This Friday, around a dozen thought leaders—from the Chancellor at the University of Pittsburgh to an entrepreneur from London, England—will share their big idea from a global stage at the Manchester Bidwell Corporation (MBC). The Big Idea Session, sponsored by the MBC affiliate National Center for Arts & Technology (NCAT), is free and open to the public.
NCAT has worked to elevate communities in need by setting up centers to provide high-quality arts education and demand-driven career training. The organization also focuses on fostering a culture where people can come together and find innovative, creative solutions to societal problems, a mission it will continue with the first-ever Big Idea Session.
On the morning of May 20, more than a dozen arts, education and technology leaders from Pittsburgh and around the globe will meet at the MBC to share their socially-conscious ideas during a series of focused, fast-paced presentations. The featured speakers have successfully employed strategies that deal with issues such as poverty, unemployment and low academic achievement.
“Overall, we were looking for people who would bring different perspectives and new ideas to an informed conversation about what we could do differently,” says NCAT Chief Operations Officer Paulo Nzambi. “Sometimes in our work there’s a level of cross-pollination that occurs where you take ideas from arts and infuse them in technology, where you take ideas from the realm of technology and infuse them into education, where you take principles of education and you infuse them into the arts and technology. And this cross-pollination produces an outcome greater than the sum of the individual parts. That’s what we’re hoping to create with this field of presenters.”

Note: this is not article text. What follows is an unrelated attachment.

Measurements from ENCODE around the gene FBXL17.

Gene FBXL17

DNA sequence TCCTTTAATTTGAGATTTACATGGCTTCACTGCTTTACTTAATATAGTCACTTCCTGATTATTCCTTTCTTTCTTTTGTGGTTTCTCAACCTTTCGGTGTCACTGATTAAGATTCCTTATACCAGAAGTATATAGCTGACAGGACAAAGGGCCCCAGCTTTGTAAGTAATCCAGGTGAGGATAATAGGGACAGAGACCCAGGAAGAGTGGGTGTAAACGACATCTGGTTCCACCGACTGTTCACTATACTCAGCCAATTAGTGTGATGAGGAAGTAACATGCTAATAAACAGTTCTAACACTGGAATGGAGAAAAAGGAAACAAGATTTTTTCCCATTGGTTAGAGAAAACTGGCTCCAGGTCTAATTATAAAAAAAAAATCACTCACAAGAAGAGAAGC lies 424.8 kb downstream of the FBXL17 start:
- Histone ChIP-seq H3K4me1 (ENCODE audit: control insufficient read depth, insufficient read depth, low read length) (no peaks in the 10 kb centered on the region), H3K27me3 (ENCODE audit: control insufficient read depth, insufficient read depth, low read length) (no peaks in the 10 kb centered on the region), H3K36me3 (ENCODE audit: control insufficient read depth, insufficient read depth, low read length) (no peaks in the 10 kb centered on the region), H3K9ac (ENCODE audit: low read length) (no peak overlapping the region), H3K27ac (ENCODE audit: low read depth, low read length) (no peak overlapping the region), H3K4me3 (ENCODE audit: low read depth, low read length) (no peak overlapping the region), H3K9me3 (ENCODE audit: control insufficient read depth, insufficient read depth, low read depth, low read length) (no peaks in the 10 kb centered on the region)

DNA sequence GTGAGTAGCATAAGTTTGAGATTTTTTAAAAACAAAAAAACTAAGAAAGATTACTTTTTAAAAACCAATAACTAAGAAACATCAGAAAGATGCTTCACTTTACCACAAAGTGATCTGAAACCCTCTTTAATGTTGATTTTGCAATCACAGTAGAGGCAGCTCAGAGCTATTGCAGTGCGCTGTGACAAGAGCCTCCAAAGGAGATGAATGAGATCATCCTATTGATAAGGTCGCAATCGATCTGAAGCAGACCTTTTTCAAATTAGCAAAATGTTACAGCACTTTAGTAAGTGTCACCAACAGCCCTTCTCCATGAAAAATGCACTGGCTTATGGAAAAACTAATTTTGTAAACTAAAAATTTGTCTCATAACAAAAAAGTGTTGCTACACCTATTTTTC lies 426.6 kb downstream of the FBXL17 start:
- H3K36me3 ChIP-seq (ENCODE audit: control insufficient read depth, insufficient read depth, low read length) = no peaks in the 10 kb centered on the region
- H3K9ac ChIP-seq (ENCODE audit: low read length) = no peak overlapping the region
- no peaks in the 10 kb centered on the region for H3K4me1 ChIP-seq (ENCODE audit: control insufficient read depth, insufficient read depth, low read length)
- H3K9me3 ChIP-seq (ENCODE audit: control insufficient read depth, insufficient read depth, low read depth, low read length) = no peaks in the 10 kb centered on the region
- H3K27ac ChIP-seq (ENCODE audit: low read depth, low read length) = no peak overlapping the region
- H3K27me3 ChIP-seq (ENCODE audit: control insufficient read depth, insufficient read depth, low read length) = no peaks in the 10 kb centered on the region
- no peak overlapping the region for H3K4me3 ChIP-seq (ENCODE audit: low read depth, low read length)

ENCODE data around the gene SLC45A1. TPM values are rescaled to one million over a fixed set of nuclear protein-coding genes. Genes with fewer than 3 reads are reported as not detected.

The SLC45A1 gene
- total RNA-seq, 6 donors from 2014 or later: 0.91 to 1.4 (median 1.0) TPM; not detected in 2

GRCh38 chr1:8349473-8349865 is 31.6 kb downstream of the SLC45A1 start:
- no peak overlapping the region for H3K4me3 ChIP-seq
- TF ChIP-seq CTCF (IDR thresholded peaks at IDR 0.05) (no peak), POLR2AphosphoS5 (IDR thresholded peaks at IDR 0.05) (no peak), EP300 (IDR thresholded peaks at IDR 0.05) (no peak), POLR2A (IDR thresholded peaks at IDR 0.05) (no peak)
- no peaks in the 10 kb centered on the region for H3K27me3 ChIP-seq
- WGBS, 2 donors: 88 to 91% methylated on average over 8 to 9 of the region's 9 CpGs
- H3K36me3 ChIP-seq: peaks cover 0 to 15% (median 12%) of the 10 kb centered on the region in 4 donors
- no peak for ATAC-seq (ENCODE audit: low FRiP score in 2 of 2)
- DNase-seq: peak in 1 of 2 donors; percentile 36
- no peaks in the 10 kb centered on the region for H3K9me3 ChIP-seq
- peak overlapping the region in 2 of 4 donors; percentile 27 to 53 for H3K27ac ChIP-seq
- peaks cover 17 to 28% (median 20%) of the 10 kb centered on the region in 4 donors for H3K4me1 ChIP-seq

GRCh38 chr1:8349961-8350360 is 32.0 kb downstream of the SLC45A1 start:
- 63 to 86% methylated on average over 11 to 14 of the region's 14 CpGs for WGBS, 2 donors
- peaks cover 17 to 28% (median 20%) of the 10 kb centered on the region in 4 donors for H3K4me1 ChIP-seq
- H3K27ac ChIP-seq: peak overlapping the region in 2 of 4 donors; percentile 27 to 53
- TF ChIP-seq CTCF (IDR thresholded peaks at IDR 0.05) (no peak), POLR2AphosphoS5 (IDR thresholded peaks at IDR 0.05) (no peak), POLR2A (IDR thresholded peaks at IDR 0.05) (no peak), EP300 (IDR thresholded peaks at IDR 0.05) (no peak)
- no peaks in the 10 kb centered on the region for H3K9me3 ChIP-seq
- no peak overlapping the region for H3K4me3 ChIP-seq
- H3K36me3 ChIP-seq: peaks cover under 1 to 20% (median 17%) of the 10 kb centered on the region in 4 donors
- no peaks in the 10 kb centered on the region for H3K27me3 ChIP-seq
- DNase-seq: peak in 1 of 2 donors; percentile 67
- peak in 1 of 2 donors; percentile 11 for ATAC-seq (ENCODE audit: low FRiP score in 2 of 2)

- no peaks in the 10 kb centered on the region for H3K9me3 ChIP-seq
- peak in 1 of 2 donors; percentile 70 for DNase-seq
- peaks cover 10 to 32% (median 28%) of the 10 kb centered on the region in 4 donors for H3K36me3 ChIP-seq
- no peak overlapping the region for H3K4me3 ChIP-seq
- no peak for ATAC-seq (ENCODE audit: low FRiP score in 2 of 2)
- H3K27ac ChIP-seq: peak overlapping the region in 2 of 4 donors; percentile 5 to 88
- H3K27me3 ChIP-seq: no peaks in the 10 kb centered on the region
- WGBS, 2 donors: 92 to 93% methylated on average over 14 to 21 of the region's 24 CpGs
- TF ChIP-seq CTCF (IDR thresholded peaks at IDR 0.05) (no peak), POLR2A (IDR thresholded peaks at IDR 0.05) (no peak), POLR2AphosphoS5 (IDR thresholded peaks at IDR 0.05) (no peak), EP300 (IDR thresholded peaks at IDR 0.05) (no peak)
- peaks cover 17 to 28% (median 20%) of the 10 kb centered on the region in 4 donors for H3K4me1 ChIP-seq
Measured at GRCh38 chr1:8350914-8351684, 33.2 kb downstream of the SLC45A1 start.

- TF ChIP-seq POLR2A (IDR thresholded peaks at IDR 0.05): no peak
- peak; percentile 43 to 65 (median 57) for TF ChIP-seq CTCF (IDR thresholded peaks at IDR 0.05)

Each presentation will take no longer than 15 minutes and end with a line summarizing its content. The format forces presenters to get to the essence of their ideas and keep audience interest.
The event will welcome representatives from foundations, corporations and nonprofits, as well as the general public, free of charge. Allowing everyone to come “adds to the culture of innovation and reinvention for which Pittsburgh has become known,” says Nzambi.
“We wanted an environment where these ideas would be democratized. They should be shared with as many people as possible who have any interest in learning and being inspired because we never know what seed of an idea might get implanted in someone that will produce the next big thing.”